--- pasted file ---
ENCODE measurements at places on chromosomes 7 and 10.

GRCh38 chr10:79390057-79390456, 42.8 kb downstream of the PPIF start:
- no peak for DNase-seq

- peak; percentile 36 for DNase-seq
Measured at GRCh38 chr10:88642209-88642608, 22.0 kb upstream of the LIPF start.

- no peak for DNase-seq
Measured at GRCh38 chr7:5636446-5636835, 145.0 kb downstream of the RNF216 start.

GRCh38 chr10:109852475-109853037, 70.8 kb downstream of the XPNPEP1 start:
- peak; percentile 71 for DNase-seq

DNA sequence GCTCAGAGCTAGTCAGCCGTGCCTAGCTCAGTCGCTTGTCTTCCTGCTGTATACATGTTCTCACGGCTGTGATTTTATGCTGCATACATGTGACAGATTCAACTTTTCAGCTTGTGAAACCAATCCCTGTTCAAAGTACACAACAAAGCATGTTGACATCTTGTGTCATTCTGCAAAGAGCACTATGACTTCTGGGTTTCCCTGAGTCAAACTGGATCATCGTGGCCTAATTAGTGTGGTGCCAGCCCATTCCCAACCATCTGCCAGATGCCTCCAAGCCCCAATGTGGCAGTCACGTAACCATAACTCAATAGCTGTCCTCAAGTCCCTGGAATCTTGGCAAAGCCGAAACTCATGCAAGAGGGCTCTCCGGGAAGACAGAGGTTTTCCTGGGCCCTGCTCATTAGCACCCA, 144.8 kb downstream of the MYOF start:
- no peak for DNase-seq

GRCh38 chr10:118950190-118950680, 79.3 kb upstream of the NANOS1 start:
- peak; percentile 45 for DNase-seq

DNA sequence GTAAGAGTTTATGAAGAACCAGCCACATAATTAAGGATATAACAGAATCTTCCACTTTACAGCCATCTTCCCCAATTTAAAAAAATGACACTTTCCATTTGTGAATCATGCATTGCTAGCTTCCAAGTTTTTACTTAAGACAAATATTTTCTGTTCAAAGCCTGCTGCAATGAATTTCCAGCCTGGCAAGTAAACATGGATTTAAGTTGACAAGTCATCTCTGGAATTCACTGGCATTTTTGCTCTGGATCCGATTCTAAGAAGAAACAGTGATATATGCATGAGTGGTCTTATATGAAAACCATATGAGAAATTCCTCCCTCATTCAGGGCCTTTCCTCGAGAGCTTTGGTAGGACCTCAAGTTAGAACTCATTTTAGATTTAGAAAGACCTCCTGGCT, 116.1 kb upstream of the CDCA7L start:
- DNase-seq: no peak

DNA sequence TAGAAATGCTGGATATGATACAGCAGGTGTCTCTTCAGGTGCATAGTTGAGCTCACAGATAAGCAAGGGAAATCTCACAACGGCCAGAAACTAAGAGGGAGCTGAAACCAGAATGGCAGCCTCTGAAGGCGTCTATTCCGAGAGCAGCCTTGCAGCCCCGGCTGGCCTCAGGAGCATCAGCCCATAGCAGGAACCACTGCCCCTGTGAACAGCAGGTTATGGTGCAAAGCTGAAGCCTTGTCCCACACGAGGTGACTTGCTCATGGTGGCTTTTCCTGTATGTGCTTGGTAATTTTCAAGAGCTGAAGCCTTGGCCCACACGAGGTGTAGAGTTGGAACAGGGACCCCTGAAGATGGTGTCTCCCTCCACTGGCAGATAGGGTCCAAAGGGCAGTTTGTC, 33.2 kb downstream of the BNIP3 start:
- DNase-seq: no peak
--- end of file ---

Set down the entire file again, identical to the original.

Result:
ENCODE measurements at places on chromosomes 7 and 10.

GRCh38 chr10:79390057-79390456, 42.8 kb downstream of the PPIF start:
- no peak for DNase-seq

- peak; percentile 36 for DNase-seq
Measured at GRCh38 chr10:88642209-88642608, 22.0 kb upstream of the LIPF start.

- no peak for DNase-seq
Measured at GRCh38 chr7:5636446-5636835, 145.0 kb downstream of the RNF216 start.

GRCh38 chr10:109852475-109853037, 70.8 kb downstream of the XPNPEP1 start:
- peak; percentile 71 for DNase-seq

DNA sequence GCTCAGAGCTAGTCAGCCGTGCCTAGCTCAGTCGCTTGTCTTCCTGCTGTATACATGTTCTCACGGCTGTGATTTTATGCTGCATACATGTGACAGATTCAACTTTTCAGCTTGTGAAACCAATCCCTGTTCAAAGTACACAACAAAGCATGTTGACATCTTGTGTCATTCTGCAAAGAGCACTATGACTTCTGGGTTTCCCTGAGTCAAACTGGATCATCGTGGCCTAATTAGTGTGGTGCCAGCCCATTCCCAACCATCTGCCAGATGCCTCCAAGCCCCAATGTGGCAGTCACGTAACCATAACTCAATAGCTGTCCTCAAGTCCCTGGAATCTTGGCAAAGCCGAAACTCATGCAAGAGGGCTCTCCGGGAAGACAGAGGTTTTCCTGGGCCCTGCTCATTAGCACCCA, 144.8 kb downstream of the MYOF start:
- no peak for DNase-seq

GRCh38 chr10:118950190-118950680, 79.3 kb upstream of the NANOS1 start:
- peak; percentile 45 for DNase-seq

DNA sequence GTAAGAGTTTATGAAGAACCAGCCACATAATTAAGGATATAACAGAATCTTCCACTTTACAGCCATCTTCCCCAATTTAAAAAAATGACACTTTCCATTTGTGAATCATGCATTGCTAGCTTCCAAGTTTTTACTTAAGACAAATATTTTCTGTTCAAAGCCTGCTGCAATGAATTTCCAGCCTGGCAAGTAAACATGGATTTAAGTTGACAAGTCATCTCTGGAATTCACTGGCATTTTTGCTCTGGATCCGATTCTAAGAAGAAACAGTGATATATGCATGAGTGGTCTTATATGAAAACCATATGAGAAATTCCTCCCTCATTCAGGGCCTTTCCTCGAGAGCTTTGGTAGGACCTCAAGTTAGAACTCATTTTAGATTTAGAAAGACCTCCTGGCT, 116.1 kb upstream of the CDCA7L start:
- DNase-seq: no peak

DNA sequence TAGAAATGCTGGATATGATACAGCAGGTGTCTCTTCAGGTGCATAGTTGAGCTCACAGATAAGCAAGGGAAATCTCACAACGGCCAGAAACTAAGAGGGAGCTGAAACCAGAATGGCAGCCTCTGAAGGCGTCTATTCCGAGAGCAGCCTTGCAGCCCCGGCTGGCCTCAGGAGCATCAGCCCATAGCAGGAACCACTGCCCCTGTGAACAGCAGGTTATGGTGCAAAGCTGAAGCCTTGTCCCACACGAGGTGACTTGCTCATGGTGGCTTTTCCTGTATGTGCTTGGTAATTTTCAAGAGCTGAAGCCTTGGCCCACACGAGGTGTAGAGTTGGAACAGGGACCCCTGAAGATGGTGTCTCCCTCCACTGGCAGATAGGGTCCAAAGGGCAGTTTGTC, 33.2 kb downstream of the BNIP3 start:
- DNase-seq: no peak